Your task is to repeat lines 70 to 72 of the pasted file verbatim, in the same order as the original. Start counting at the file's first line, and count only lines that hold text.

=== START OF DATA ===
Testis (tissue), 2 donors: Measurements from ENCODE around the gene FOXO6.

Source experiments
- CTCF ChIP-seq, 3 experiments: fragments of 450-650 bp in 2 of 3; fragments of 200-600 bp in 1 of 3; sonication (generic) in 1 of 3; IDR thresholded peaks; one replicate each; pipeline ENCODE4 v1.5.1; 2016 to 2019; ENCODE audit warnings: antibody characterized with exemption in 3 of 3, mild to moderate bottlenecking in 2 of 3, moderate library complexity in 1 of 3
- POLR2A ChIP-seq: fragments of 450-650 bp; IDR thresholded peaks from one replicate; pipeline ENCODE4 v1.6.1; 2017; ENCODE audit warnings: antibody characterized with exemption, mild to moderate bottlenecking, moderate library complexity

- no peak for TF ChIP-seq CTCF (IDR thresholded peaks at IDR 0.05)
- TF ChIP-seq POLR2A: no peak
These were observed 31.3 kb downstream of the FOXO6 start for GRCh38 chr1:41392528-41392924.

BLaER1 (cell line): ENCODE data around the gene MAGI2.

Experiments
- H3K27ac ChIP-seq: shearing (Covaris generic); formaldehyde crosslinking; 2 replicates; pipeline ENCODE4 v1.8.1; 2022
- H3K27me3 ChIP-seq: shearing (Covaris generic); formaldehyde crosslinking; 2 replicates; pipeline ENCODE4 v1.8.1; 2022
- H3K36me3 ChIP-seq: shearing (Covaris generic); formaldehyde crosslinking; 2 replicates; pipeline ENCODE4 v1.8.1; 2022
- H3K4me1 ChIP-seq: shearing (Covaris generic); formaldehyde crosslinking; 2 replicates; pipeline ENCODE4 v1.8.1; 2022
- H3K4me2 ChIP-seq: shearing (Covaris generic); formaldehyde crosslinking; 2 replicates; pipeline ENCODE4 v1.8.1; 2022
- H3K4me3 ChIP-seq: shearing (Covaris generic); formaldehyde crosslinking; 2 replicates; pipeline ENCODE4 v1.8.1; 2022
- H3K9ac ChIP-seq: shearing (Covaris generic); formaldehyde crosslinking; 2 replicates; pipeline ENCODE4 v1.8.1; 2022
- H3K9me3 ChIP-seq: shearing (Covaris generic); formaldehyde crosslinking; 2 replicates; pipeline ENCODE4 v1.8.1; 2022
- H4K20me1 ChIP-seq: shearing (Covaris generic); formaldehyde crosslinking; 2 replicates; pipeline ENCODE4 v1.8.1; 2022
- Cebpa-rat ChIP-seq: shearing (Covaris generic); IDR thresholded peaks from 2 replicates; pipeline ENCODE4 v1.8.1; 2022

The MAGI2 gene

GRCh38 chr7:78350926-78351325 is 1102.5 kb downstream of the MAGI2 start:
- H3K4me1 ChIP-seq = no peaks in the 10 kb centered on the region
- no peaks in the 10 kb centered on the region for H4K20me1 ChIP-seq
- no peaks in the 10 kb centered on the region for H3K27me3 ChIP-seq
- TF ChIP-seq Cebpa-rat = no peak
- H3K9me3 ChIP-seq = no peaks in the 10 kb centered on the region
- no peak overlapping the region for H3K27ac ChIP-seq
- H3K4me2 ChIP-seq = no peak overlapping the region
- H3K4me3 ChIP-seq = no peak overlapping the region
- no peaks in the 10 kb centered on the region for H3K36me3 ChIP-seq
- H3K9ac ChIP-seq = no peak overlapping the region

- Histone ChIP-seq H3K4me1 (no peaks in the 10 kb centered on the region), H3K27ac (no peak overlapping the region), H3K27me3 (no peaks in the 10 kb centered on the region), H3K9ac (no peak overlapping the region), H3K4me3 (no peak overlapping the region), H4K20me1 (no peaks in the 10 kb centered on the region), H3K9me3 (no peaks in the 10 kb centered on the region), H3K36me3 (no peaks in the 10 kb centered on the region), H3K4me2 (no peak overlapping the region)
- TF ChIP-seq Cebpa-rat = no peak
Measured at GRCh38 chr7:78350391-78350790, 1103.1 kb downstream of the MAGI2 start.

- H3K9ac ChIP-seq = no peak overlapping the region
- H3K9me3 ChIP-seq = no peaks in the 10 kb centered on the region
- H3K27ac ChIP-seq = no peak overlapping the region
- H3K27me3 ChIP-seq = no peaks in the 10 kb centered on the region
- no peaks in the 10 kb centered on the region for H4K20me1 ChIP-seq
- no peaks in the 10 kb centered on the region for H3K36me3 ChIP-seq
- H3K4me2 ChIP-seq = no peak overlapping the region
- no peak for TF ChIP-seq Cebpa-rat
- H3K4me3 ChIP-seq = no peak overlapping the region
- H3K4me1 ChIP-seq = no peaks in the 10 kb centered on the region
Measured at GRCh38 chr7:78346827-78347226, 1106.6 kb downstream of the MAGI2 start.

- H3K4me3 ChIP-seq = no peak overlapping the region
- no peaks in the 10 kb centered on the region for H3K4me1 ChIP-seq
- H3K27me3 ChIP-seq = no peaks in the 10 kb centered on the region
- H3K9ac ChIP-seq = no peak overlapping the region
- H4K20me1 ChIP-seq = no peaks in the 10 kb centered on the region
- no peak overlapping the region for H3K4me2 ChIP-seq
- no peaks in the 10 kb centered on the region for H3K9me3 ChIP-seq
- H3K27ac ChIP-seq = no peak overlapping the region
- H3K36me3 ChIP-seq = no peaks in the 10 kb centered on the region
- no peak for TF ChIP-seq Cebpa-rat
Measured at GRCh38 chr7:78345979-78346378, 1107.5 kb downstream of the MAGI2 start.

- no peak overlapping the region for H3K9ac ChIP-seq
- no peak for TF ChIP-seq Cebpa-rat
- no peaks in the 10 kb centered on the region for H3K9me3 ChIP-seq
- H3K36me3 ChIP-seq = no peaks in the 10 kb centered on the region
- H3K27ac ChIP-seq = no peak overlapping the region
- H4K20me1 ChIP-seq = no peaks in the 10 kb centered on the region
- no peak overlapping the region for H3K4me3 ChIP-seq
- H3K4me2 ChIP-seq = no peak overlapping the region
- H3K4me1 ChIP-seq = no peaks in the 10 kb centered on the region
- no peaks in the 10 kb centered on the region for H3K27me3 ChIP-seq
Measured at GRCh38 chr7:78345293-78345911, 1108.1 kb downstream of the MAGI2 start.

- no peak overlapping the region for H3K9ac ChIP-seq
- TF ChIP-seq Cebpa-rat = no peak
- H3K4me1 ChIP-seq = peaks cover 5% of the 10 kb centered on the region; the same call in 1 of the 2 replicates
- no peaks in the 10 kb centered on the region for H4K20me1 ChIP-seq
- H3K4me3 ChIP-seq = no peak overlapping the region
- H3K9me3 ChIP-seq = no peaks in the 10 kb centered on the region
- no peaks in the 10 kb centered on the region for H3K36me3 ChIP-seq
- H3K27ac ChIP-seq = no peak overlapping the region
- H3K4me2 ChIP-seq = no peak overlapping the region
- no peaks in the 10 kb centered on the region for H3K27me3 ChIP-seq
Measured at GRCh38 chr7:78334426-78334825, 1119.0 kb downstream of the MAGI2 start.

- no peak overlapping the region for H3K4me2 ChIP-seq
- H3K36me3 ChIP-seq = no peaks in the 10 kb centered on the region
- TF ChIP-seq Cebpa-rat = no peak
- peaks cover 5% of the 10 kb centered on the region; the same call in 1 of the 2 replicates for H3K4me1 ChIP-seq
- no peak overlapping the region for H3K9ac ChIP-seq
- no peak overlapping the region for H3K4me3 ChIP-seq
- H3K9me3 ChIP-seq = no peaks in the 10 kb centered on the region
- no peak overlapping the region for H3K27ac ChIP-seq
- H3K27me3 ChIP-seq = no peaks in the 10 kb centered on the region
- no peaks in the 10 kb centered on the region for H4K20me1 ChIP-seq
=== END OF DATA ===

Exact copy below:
- H3K4me1 ChIP-seq = peaks cover 5% of the 10 kb centered on the region; the same call in 1 of the 2 replicates
- no peaks in the 10 kb centered on the region for H4K20me1 ChIP-seq
- H3K4me3 ChIP-seq = no peak overlapping the region